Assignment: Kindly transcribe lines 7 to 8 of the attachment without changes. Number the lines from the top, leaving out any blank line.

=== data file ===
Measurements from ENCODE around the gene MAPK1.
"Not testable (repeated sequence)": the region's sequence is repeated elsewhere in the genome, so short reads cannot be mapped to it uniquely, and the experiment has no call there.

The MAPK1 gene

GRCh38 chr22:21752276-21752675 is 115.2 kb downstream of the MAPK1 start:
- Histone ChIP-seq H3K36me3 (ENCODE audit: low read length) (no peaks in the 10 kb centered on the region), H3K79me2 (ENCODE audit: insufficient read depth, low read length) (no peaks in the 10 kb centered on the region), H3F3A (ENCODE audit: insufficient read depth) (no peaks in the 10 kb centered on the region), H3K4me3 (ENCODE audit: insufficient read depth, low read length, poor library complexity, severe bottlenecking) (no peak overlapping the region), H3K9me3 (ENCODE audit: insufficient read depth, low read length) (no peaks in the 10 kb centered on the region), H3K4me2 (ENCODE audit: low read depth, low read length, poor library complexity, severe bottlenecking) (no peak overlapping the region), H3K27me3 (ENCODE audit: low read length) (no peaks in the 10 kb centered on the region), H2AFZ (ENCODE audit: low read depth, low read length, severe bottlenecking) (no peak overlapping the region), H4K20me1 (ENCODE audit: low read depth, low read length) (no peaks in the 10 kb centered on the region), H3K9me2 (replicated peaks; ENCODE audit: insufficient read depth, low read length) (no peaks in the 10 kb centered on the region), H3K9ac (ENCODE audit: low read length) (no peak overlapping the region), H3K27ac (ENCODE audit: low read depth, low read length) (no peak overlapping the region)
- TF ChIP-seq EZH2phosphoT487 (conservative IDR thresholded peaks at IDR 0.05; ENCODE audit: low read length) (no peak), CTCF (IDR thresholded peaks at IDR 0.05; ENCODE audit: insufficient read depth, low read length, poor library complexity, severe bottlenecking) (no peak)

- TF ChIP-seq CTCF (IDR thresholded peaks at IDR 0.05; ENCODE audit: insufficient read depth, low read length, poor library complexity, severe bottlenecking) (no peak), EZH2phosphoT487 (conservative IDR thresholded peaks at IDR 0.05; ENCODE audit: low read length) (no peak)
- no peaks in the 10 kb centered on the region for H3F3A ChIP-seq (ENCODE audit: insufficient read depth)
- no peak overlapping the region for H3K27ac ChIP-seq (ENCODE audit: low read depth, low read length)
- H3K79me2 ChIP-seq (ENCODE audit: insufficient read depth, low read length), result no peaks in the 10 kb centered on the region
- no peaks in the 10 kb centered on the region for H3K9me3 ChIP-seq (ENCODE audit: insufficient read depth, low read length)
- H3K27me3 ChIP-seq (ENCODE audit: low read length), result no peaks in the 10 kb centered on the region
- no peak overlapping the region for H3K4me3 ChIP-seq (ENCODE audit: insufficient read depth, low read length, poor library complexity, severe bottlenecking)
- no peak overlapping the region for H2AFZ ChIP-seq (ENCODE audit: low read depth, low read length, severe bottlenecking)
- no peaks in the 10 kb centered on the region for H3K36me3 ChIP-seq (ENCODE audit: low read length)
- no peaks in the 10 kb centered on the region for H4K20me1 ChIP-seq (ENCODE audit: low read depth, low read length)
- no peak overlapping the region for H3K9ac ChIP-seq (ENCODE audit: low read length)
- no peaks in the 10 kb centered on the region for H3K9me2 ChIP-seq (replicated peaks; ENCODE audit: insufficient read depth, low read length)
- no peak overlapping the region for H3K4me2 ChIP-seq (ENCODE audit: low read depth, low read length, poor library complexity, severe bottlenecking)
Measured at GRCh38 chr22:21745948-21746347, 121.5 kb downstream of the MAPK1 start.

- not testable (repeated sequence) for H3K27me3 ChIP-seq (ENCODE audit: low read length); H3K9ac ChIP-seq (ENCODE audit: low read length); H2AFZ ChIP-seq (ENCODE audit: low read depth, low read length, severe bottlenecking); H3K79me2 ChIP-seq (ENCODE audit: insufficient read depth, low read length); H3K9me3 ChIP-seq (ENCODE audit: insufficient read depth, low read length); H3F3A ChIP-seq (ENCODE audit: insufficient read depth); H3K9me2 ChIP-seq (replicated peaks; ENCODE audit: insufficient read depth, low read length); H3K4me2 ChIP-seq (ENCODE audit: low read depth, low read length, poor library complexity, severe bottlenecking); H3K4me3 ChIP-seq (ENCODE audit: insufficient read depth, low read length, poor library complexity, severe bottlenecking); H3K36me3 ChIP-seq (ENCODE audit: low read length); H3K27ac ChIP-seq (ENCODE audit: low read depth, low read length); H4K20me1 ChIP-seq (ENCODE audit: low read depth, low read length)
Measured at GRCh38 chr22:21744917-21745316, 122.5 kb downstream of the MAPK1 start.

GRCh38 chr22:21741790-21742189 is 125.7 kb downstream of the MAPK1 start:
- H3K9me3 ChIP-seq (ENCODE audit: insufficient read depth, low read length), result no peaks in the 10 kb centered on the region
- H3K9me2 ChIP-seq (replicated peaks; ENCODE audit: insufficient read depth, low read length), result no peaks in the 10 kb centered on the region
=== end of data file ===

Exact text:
- TF ChIP-seq CTCF (IDR thresholded peaks at IDR 0.05; ENCODE audit: insufficient read depth, low read length, poor library complexity, severe bottlenecking) (no peak), EZH2phosphoT487 (conservative IDR thresholded peaks at IDR 0.05; ENCODE audit: low read length) (no peak)
- no peaks in the 10 kb centered on the region for H3F3A ChIP-seq (ENCODE audit: insufficient read depth)